Off the beaten track in Bali

With most Australian travellers heading to the famous beachside resorts in the south or making a ‘spiritual pilgrimage’ to Ubud, you’d think that was all there is to island. If you’re not in Bali to party, there’s so much more to do and see.

Here are 5 top tips for a relaxed tropical holiday in Bali, off the beaten track.

1. Tirtagangga & Karangasem, East Bali

Mount Agung is for more than climbing. At the base the mountain sits the serene villages of Tirtagangga (the home of the famous water palace) and neighbouring Karangasem. Small bed and breakfasts offer a quiet alternative for those who wish to avoid the crowds. A pre-breakfast walk in the paddy fields gives a glimpse of traditional village life and time for contemplation. This is the old, slow-paced Bali, away from the shopping malls, glitzy restaurants and beaches but still close enough for day trips to sample the other delights if you choose.

Image

2. White Sand Beach, East Bali

On the coast between Candidasa and Karangasem is a hidden beach. Road access is a little rough and it’s best reached by hiring a driver. The East is not fabled for it’s beaches let alone sandy ones, so it’s an unexpected gem. It’s far enough off the main road to have no electricity, precluding any resorts for now. Small warungs dot the beach and for the price of a meal or a drink you can use a sun lounger and umbrella for as long as you like.

copyright Gill Stannard

3. Lovina, North Bali

Sometimes referred to as ‘Mini Kuta’, Lovina is thankfully more sedate and less populated than it’s southern cousin. While it has a beach and the type culture that goes with it, my favourite find was the Warung Bambu restaurant and cooking school in near by Pemaron. Classes begin with a market visit to buy ingredients which is half the fun and ends with feasting on the fruits of your labour. We managed to have a lesson for two, at no extra cost, with a menu catering to our dietary preferences. If cooking’s not your thing, the restaurant is one of the best in the area and often books out at night.

Image

4. Munduk, North Bali

The Dutch colonials favoured this northern hinterland when the equatorial climate got too much. Munduk is a lush cornucopia, growing coffee, cacao, cloves and other tropical delights. Get a local guide to take you for a walk around the plantations. The terrain can be steep and despite the elevation you’ll work up a sweat but it’s well worth it, with waterfalls to help you cool down. The township itself is quiet and tourist facilities are limited, which is just how I like it.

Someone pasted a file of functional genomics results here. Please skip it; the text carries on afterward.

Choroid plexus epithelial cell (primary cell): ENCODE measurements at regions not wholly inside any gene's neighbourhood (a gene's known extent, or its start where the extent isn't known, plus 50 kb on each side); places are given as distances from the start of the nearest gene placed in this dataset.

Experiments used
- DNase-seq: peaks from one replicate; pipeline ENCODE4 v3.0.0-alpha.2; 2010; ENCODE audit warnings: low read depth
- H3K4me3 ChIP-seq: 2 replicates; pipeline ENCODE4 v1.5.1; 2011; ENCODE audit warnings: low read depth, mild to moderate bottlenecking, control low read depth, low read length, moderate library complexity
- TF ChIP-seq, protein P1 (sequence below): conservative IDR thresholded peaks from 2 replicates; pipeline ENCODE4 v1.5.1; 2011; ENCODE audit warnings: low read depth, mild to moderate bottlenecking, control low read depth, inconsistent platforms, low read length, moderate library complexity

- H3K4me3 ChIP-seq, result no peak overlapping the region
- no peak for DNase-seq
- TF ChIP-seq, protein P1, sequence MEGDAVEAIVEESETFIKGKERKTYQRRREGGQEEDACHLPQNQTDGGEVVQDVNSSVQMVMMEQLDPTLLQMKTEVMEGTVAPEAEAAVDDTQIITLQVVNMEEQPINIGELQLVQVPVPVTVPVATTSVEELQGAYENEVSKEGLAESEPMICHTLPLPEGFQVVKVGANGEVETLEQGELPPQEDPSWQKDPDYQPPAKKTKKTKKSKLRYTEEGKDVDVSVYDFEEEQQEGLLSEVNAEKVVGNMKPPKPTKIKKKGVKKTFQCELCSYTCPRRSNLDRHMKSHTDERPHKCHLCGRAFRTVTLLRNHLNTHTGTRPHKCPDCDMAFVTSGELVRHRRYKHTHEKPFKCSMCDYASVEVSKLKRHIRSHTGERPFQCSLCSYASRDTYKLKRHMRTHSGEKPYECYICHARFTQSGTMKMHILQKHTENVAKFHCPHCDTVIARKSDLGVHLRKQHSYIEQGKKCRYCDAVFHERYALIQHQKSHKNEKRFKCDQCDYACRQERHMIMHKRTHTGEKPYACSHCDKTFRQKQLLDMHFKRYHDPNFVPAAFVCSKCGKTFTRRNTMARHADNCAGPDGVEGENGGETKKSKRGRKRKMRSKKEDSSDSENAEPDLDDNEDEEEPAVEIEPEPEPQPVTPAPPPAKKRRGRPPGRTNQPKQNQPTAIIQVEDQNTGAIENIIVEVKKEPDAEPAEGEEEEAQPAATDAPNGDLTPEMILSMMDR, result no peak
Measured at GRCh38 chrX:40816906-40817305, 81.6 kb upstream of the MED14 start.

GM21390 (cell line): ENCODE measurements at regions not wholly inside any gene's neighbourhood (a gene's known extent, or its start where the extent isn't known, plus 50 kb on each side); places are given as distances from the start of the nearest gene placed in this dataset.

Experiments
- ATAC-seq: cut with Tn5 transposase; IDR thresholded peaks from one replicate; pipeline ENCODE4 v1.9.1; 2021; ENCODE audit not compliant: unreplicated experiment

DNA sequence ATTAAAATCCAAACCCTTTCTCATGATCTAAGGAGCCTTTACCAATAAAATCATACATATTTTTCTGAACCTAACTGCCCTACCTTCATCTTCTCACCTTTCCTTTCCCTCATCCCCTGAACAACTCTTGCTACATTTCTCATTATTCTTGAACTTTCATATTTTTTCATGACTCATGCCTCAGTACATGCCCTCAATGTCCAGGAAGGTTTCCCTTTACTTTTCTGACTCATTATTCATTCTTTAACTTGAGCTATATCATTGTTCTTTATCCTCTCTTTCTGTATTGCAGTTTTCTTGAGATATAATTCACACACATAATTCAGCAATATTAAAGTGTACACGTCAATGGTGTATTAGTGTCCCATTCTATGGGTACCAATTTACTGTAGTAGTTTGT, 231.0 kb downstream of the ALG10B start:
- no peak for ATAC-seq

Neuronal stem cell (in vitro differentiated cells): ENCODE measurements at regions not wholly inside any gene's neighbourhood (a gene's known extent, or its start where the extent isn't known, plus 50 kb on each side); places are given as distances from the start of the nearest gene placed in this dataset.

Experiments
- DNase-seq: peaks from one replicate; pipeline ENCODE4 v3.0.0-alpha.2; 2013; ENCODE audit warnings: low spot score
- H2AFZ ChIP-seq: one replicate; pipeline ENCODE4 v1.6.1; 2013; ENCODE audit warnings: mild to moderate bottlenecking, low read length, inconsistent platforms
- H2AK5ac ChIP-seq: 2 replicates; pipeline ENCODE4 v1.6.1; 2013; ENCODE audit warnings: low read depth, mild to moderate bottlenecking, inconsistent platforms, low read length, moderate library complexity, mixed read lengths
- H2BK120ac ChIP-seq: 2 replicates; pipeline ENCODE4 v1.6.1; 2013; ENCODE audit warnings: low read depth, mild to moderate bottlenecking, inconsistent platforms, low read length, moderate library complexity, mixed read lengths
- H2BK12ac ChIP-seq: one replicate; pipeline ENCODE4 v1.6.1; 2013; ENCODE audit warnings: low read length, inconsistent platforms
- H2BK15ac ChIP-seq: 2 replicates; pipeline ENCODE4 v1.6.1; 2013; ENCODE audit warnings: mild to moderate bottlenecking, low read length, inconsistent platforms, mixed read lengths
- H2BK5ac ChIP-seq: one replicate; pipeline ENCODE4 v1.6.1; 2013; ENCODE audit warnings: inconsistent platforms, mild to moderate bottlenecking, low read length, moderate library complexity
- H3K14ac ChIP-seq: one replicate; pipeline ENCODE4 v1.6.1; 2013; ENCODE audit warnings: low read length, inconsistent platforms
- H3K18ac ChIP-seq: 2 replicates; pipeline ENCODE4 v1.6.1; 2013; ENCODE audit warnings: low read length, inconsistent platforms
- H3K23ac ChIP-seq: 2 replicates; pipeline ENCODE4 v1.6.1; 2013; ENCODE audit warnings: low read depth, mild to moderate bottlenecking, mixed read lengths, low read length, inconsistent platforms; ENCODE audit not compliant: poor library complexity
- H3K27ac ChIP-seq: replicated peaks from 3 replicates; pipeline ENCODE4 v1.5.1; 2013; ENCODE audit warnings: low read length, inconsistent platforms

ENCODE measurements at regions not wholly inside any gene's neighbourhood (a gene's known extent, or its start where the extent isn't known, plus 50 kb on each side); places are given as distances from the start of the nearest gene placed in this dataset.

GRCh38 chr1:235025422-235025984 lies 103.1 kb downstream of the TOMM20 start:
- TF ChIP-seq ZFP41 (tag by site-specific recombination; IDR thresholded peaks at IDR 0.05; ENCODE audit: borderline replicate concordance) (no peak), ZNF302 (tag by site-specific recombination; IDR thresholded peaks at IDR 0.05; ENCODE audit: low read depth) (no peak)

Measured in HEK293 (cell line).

Image

5. Seririt, North Bali

Right in the centre of the north coast, Seririt provides more upmarket and quieter options than Lovina’s more backpacker-ish feel.  For now the area is off the main tourist radar, so it’s a delightful place to spend a week beside the pool, with a range of good quality resorts  that make a great alternative to the madness of Ubud. There are also some black sand beaches and a host of options including snorkelling, diving and dolphin trips for the active or a soak at the local hot springs.

Image

While Australians tend to congregate in the beachside party towns of Kuta, Legian and Seminyak, European tourists tend to flock to East and North Bali. So, even if these locations seem unfamiliar, don’t be surprised if accommodation is tight during the northern summer holiday months of July and August. 

Have you got a favourite hideaway in Bali?

Advertisements

One thought on “Off the beaten track in Bali

Leave a Reply

Fill in your details below or click an icon to log in:

WordPress.com Logo

You are commenting using your WordPress.com account. Log Out / Change )

Twitter picture

You are commenting using your Twitter account. Log Out / Change )

Facebook photo

You are commenting using your Facebook account. Log Out / Change )

Google+ photo

You are commenting using your Google+ account. Log Out / Change )

Connecting to %s